In conclusion, the current study provides further evidence for an important role of Twist1 epithelial carcinogenesis. From this work, we conclude that Twist1 plays an important role in modulating the G1/S transition of the cell cycle in keratinocytes via transcriptional regulation of G1/S-phase genes (e.g. c-Myc, Cyclin E, p21 and E2F-1) and by antagonizing p53 protein function through modulating the interaction with Mdm2. In addition, Twist1 was shown to regulate the hair follicle stem cell compartment. In this regard, deletion of Twist1 led to a reduction in bulge-region KSCs as shown by a reduction of LRCs and of cells positive for α6-integrin+/CD34+. Thus, Twist1 appears necessary for maintenance of the bulge-region stem cell compartment. As a result of these functions, deletion of Twist1 in the proliferative compartment of mouse epidermis using BK5.Cre system resulted in the inhibition of tumor development using the two-stage (DMBA-TPA) skin carcinogenesis assay system. The current data suggest that Twist1, which is regulated by Stat3 in keratinocytes (27), may mediate some of the effects attributed to Stat3 during epithelial carcinogenesis (39, 40). Thus, Twist1 appears to represent a novel target worthy of further study and consideration for prevention of epithelial cancer.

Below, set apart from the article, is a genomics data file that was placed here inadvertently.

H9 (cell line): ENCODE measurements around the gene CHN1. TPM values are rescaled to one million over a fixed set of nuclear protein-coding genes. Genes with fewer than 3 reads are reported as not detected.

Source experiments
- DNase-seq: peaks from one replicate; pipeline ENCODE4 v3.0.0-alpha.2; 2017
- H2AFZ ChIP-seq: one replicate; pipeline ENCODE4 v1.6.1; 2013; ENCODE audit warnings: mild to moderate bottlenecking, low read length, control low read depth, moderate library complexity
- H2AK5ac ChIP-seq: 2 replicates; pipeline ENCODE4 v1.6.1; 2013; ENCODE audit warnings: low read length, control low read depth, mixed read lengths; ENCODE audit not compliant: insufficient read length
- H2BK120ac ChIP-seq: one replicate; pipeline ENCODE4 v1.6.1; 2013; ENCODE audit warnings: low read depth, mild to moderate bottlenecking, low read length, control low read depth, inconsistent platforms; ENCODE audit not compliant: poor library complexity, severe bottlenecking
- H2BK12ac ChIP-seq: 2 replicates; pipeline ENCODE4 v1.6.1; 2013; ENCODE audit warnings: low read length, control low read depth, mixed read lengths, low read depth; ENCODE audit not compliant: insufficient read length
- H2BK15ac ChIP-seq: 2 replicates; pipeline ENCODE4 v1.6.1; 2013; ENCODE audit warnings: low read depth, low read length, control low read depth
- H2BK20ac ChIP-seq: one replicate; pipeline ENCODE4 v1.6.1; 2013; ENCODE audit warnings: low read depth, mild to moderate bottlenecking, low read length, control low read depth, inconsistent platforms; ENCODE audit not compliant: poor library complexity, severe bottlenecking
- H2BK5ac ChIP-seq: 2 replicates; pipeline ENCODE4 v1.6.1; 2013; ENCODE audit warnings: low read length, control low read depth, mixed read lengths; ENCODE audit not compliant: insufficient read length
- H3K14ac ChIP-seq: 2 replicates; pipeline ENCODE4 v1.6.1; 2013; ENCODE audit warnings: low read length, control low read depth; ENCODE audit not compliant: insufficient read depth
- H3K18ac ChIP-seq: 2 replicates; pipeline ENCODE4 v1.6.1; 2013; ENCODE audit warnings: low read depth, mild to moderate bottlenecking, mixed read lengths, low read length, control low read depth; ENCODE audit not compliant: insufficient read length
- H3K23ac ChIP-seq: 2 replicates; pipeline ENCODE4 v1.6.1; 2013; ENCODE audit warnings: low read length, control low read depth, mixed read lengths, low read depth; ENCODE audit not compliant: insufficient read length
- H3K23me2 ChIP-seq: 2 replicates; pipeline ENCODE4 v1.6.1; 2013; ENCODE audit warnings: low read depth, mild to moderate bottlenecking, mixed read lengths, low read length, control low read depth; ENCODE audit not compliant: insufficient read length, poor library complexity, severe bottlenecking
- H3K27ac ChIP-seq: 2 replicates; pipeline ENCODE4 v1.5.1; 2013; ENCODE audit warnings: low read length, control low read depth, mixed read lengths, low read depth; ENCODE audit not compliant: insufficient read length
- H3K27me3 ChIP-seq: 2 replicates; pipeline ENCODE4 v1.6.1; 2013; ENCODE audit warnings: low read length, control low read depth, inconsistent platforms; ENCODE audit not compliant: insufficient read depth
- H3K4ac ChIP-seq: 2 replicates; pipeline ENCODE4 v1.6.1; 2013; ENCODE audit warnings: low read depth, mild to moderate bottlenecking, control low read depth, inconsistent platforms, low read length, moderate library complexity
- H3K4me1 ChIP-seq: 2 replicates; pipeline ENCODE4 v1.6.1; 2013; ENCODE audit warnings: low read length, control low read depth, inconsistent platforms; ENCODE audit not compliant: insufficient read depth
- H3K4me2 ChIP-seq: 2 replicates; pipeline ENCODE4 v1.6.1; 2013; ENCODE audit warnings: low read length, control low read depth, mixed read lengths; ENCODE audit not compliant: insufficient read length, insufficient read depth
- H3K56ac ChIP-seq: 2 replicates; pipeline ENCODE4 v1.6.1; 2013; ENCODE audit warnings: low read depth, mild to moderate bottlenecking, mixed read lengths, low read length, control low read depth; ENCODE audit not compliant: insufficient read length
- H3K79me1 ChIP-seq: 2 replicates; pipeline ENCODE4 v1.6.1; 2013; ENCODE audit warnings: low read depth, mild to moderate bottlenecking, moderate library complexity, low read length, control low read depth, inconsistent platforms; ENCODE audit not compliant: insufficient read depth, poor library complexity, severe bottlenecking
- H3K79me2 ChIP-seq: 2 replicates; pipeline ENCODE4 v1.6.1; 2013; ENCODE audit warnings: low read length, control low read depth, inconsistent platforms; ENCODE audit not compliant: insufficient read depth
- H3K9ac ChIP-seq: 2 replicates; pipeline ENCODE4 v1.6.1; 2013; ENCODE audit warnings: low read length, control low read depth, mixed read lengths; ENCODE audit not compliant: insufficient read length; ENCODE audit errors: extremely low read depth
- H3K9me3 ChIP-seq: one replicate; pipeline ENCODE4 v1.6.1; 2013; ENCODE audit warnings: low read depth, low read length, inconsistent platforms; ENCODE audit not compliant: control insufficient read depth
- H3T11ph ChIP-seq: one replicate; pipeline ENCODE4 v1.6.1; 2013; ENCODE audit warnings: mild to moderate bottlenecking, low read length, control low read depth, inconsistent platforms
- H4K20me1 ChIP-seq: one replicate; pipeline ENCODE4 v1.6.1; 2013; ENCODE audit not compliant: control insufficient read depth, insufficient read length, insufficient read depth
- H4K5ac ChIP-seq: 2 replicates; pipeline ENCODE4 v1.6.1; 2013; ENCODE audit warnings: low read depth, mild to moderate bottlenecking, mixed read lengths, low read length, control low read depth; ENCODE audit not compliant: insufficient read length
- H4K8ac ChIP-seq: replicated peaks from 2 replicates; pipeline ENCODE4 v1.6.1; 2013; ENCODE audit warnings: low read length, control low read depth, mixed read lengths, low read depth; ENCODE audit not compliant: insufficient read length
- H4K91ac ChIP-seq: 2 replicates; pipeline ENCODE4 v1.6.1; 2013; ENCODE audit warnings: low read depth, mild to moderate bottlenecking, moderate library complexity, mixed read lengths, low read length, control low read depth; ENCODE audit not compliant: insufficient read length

Supplementary Figure 1. Keratinocyte-specific deletion of Stat3 depletes Twist1 expression and cell cycle effectors. (A) Analysis of protein expression in epidermal lysates prepared from WT and Stat3 knockout (Stat3 KO) mice (3/group) after a single treatment with Ace or TPA (6.8nmol). Mice were sacrificed at 3, 6, or 18 hours after treatment. Data was collected from a single experiment (n=6). Semi-quantitation of protein levels relative to GAPDH control is shown above each band. (B) ChIP analysis of the association of Twist1 with the promoter regions of E-Cadherin, Bmi1, and Cyclin D1 in WT and Twist1 KO epidermal tissue.